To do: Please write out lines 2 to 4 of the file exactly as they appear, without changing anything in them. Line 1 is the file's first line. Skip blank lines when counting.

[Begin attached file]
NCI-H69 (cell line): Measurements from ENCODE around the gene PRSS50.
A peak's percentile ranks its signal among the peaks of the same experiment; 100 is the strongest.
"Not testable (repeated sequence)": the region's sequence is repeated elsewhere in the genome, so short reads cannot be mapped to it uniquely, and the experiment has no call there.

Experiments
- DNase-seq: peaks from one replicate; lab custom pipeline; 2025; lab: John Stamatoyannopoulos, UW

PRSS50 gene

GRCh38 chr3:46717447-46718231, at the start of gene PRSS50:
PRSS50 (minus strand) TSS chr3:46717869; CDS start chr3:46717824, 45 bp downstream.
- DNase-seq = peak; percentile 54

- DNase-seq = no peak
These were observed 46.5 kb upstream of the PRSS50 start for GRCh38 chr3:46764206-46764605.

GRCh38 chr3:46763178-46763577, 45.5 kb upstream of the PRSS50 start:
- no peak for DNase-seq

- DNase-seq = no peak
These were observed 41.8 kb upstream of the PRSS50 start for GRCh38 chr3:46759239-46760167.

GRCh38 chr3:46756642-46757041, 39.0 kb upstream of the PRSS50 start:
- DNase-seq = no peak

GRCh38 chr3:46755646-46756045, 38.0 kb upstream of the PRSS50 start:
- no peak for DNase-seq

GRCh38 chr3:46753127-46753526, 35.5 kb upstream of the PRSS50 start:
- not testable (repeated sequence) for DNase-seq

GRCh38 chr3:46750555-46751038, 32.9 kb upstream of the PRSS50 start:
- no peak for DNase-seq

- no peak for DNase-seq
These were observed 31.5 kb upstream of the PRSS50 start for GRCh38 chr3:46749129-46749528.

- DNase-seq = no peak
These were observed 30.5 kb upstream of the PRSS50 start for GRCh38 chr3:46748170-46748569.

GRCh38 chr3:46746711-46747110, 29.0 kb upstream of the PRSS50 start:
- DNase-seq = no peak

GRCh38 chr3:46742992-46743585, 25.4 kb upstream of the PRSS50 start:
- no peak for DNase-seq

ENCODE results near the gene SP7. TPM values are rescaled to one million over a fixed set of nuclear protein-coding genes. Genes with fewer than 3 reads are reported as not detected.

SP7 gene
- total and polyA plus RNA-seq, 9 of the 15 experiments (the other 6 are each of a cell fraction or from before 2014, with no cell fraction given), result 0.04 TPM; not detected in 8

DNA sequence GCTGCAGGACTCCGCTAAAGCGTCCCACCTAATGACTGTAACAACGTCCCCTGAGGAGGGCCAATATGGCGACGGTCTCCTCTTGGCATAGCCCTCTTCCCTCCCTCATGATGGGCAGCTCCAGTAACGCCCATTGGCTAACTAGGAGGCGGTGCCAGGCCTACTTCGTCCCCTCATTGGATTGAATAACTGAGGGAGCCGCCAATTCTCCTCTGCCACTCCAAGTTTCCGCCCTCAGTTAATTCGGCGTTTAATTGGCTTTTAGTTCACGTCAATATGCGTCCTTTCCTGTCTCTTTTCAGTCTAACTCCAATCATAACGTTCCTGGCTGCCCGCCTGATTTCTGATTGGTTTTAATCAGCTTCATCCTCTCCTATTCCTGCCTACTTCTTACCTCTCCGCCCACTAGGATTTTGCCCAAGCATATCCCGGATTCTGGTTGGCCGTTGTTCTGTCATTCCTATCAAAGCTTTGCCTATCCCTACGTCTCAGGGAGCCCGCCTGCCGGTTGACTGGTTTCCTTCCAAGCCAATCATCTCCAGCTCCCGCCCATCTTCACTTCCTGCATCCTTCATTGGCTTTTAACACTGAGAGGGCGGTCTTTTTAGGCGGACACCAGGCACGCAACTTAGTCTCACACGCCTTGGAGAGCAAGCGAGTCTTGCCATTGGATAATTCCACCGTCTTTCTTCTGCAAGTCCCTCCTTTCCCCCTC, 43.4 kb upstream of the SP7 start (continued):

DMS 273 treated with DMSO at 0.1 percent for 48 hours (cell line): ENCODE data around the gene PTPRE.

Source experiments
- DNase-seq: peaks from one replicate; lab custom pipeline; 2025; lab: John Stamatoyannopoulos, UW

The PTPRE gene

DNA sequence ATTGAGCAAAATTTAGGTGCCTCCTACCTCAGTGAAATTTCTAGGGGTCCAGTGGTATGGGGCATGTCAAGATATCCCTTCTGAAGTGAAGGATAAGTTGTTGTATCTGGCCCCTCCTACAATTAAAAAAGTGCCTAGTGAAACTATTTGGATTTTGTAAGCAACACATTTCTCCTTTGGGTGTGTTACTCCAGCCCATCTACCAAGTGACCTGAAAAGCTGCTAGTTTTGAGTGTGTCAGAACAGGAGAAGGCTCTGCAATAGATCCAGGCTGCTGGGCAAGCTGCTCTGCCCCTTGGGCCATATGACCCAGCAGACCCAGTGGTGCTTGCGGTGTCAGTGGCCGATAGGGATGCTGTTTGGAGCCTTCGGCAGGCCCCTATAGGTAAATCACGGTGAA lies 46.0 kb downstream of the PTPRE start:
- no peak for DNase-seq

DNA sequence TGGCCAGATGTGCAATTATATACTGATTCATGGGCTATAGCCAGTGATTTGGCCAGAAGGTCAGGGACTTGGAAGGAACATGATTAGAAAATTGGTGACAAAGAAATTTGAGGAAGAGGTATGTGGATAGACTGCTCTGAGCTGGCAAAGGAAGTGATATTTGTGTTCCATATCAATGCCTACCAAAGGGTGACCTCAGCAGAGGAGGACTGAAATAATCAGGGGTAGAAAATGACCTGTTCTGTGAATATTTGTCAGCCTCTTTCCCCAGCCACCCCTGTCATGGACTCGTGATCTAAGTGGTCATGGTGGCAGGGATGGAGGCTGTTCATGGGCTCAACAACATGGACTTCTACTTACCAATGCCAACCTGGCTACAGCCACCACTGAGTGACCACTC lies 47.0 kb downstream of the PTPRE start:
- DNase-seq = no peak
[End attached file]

A peak's percentile ranks its signal among the peaks of the same experiment; 100 is the strongest.
"Not testable (repeated sequence)": the region's sequence is repeated elsewhere in the genome, so short reads cannot be mapped to it uniquely, and the experiment has no call there.

Experiments